— Thursday, 7.30pm
“Thank God tomorrow is a holiday!” — Beta saying this to me was the third cue we were burned out. The first one was skipping lunch for 4 days in a row. The second was working 9+ hours every day.
Here are ten ways to make remote workshops easier for yourself; born out of the personal experience. We learned this the hard way, you be smart and learn it the easy way.
Don’t get yourself into this situation: the client forwards you two years worth of customer research. Clients believe that “everything is there, you just need to read it through.” We tried to read AND understand it all — mission impossible. Unlike the client, we (as well as you probably) don’t have business knowledge that would guide us to insights.
What to do? Send the client a structured checklist (feel free to use ours) and tell them they should make a presentation deck that answers all those questions. Tell them to be brief and keep it visually simple.
You’ll need to be able to rely on your partner and be ready to jump in at a moment's notice. Study workshop exercises: know their flow and goal. Make sure both team members leading the workshop know all the planned exercises.
Prevent exhaustion by switching between the moderator and facilitator roles. Moderator is the one talking, leading the exercise, and encouraging participants to, well… participate. Facilitator is not a bench position. They need to keep tabs on discussion, note anything that’s important and possibly prepare materials for the next exercise. Switching will keep you fresh for exercises you’re moderating by giving you time to charge your batteries when you're facilitating.
(Wo)man plans, God laughs. Well, design Gods had a wonderful time with our workshop. The client's team couldn't open Figma nor Zoom due to IT security restrictions. Cue panic attack. We googled solutions on-site in real-time. Panic keystrokes led to these discoveries.
📼 Zoom: Whereby (no install needed, our favorite), Jitsi, Meetup (G Suite)
🖍Figma: Miro, Jamboard (G Suite), mural.co
How did it go? They all used Zoom on their iPads. We couldn't solve the problem with Figma, so we gave them "pen-paper-photo" homework. It even helped participants be more creative. Sometimes it pays off to go analog.
I (Beta) lived 300 m (less than 1000 feet) from my high school. Do you know who was always 5 minutes late for class? My friend Josephine. She lived 200 m from school. And I, of course. Remote workshops are always “one click away”, meaning people will postpone getting there until they’re late. It happened 7/7 days of our workshop.
Shuffle exercise or skip them if you already got that insight. And for each day plan 30 minutes buffer time. Focus on the main problems you are trying to solve rather than covering everything. If you get the core things right, everything else will fall into place. Prepare “nice to have” exercises (like this tone and voice exercise) in case you have some extra time.
As you probably know: Participants aren’t that pumped at the beginning of in-person workshops – and even less when it comes to remote workshops. How to tackle that?
Do what you would normally do, have an ice-breaking activity, just a digital one. In our case, we asked participants to write down their three favourite dishes on post-its and move them into the correct cuisine rectangle. The topic will spark some jokes and most importantly, raise everyone’s spirits. All the while they’ll learn how to duplicate post-its, write on them and move them around the board. Win-win.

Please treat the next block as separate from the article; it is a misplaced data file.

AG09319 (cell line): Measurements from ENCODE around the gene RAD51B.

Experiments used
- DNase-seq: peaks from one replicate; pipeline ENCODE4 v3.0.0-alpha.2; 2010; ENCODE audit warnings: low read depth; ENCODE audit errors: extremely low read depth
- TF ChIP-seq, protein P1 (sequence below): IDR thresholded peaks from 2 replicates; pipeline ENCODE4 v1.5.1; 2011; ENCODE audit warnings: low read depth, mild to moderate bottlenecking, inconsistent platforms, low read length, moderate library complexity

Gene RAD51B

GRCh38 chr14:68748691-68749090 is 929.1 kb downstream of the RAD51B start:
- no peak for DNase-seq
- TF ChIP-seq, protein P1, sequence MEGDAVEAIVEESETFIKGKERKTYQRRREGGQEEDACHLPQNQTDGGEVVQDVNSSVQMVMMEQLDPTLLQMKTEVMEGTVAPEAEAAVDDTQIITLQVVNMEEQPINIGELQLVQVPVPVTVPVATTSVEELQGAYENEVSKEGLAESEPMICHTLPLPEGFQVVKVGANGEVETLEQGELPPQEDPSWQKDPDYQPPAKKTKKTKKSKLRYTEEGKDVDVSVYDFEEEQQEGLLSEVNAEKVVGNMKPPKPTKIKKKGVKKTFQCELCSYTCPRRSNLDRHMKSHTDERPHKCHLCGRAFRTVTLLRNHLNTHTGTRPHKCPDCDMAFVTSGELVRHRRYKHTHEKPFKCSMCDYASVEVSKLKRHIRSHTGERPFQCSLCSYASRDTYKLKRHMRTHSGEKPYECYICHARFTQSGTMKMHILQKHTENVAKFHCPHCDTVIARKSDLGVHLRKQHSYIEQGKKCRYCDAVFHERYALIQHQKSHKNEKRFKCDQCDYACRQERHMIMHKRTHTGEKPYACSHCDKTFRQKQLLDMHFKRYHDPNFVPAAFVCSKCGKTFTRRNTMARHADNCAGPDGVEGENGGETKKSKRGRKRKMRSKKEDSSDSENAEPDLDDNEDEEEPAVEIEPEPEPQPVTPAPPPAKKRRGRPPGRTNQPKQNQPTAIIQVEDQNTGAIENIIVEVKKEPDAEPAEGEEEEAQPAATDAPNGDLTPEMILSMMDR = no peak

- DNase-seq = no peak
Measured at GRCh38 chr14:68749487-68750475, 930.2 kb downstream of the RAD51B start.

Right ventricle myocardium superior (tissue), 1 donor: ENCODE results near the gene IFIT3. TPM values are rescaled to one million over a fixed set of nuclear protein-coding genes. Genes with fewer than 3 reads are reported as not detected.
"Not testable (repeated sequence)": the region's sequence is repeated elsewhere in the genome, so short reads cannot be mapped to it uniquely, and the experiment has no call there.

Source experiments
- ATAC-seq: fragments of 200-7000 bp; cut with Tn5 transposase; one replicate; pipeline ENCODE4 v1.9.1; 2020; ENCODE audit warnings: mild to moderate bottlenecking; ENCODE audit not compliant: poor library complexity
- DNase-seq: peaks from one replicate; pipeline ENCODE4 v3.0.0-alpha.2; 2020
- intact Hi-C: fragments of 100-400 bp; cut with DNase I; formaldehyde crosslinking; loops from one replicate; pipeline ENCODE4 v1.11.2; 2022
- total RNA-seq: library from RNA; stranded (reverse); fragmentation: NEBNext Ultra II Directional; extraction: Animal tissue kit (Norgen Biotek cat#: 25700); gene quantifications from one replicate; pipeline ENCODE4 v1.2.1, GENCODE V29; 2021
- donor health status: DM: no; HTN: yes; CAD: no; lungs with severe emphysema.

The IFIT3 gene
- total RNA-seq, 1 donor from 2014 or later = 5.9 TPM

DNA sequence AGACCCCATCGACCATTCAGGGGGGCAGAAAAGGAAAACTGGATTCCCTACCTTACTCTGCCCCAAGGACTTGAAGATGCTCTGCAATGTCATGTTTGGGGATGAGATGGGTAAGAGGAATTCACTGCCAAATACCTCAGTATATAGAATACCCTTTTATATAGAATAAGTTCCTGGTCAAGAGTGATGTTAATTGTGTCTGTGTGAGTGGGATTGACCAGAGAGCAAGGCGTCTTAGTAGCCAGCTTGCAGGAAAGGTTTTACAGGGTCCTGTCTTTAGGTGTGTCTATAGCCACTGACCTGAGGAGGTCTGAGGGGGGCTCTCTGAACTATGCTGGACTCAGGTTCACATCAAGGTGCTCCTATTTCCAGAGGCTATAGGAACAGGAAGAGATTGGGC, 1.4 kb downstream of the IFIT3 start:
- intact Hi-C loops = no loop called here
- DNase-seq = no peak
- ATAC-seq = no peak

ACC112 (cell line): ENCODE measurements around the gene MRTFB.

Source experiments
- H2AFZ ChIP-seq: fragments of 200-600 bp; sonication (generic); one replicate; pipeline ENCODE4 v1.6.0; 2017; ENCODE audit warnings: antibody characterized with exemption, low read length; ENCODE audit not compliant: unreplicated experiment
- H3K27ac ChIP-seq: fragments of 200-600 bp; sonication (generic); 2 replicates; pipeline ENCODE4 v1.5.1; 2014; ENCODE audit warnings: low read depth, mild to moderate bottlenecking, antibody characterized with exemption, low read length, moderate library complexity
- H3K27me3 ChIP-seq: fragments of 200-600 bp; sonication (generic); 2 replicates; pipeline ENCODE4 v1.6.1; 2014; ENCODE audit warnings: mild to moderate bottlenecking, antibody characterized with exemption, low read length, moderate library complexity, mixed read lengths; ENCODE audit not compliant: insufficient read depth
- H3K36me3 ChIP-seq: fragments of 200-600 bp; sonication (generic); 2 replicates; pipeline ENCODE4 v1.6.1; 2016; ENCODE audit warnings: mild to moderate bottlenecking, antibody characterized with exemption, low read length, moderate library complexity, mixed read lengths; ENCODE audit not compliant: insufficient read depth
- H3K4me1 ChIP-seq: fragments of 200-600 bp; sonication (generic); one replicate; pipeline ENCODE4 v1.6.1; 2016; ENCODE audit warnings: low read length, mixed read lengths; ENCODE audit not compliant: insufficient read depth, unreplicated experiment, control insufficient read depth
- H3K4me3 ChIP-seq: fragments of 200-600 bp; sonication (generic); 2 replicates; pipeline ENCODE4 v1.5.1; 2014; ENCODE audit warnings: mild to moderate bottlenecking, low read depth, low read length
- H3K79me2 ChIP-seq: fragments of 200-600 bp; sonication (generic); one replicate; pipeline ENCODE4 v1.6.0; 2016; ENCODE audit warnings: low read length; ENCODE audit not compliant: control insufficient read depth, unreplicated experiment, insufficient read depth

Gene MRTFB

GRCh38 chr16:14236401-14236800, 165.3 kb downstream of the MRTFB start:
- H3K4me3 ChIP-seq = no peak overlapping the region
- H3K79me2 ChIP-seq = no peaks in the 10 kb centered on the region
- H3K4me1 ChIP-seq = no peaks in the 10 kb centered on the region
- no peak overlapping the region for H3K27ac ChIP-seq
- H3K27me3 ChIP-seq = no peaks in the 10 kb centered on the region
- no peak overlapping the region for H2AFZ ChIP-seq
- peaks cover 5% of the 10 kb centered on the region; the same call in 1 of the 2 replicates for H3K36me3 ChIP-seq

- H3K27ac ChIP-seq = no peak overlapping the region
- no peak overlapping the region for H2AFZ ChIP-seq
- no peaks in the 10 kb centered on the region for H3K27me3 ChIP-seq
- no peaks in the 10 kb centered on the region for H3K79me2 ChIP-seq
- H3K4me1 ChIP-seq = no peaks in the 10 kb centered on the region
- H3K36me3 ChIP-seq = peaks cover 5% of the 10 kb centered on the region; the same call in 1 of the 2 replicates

Have you ever watched sports on mute? It’s boring. It’s the commentator that gets you immersed. Utilize that in your remote workshop. For the first 3 activities, we needed hydraulics just to get a “yes/no” out of participants.
Then it hit us: what if we made 1 (or 2) of them commentators? They would be appointed to talk to us, discuss, and provide us with their insights. Listening to their colleagues talk will spring others into action – it’s likely they'll expand on something.
We’ve all done it in college: Blend in with the mass of other students at the lecture and not pay attention. The same thing happens when everyone’s cameras are off.
Asking people to switch them on has several benefits for you as a workshop moderator:
Sometimes, getting workshop participants to talk can be difficult. Other times, it might be hard to get them to stop. You could run into one of their long-lasting internal struggles. Everyone starts discussing something that’s important business-wise but is not making you any wiser.
In those situations, having a “for later” page/board in Figma was a lifesaver. Magic words when we felt control slipping away from us: “How about we put this on the Important issues board and get back to it at the end of our workshop?”
In a live workshop, we would usually step outside for a second and silently coordinate about what to do next. Being on a video call makes that hardly possible.
We used Slack as a back channel. Skype or any kind of chatting tool will be just as fine. Btw, turn your notifications off when screen sharing. Don’t want your clients to see what kinds of profanities get shared on #bad_jokes channel. Chatting in Slack helped us keep things flowing smoothly and monitor the workshop's progress. It’s also great for ventilating your frustrations and encouraging each other. Believe us; you’ll need it.
In previous remote workshops, we noticed that the duration of 2-4 hours was the sweet spot. Everyone’s brains turn into mashed potatoes after that. That’s why we opted for shorter workshop duration, but more instances overall.
We used the rest of the daily hours to summarize the work completed so far. Starting each day with a summary of the previous day gives participants the feeling of progress and energizes them for the day ahead.